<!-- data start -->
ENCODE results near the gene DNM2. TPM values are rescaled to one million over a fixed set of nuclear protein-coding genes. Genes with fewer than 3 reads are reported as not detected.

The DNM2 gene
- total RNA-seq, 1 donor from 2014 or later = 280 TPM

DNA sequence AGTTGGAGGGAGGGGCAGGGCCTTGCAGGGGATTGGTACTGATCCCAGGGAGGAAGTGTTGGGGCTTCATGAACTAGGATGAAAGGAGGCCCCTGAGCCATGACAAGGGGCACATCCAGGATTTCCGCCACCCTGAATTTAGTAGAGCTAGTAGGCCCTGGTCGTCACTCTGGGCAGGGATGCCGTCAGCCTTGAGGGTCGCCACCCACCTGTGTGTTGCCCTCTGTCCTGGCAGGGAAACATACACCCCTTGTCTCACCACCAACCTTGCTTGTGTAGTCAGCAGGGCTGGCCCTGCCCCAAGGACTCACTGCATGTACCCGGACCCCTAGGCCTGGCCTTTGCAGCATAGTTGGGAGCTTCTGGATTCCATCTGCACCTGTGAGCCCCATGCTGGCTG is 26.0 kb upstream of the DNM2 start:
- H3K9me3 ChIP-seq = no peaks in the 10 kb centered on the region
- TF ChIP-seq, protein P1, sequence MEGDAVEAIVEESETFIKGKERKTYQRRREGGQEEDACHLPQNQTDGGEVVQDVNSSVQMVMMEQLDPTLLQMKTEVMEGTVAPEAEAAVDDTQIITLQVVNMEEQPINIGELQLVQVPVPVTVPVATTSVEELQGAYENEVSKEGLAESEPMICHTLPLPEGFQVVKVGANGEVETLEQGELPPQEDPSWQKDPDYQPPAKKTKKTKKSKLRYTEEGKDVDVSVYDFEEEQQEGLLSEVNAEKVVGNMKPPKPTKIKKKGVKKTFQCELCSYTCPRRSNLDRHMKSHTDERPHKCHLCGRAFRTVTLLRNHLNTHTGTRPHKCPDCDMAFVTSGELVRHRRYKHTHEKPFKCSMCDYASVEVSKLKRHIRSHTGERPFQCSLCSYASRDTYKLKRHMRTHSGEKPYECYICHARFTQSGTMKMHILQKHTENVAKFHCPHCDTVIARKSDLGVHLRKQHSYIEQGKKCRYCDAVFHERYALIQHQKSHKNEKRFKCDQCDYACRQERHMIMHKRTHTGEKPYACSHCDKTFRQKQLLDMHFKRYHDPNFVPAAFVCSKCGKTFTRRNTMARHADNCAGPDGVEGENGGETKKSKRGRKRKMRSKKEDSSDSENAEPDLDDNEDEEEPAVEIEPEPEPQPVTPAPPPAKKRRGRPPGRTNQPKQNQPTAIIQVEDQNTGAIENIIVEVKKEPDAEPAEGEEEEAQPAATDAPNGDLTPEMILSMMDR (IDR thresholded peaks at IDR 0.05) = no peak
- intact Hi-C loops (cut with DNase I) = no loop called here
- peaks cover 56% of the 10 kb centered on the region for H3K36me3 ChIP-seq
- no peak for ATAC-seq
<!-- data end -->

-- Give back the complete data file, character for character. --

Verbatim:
ENCODE results near the gene DNM2. TPM values are rescaled to one million over a fixed set of nuclear protein-coding genes. Genes with fewer than 3 reads are reported as not detected.

The DNM2 gene
- total RNA-seq, 1 donor from 2014 or later = 280 TPM

DNA sequence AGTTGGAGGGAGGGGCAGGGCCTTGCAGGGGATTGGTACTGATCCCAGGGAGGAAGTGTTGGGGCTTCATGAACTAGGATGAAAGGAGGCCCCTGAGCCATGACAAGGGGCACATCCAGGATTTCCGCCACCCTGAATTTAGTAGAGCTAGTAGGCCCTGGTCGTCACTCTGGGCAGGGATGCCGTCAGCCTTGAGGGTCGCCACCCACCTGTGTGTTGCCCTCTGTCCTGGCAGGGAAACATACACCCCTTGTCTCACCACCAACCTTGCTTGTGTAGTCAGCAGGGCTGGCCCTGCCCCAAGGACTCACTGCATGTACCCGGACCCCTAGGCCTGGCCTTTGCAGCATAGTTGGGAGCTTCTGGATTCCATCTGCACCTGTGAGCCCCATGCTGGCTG is 26.0 kb upstream of the DNM2 start:
- H3K9me3 ChIP-seq = no peaks in the 10 kb centered on the region
- TF ChIP-seq, protein P1, sequence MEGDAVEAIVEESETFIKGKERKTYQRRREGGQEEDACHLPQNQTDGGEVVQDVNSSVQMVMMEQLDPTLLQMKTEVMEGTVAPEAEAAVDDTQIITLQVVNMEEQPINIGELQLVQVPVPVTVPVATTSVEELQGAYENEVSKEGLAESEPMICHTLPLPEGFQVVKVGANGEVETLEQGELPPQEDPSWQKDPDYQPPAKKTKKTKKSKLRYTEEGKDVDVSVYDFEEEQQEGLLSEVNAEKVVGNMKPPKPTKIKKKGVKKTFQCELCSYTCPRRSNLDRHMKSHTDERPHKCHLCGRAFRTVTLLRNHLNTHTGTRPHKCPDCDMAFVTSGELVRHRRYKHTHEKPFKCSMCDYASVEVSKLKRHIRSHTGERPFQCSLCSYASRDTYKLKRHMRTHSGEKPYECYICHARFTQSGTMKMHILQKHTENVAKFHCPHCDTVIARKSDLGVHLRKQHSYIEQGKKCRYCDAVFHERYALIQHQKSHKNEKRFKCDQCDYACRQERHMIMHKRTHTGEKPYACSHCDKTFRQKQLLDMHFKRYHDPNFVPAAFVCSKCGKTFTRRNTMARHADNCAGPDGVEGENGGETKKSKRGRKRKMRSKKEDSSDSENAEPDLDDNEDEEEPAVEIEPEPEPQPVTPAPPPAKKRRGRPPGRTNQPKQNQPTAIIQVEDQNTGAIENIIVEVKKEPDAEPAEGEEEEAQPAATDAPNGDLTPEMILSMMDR (IDR thresholded peaks at IDR 0.05) = no peak
- intact Hi-C loops (cut with DNase I) = no loop called here
- peaks cover 56% of the 10 kb centered on the region for H3K36me3 ChIP-seq
- no peak for ATAC-seq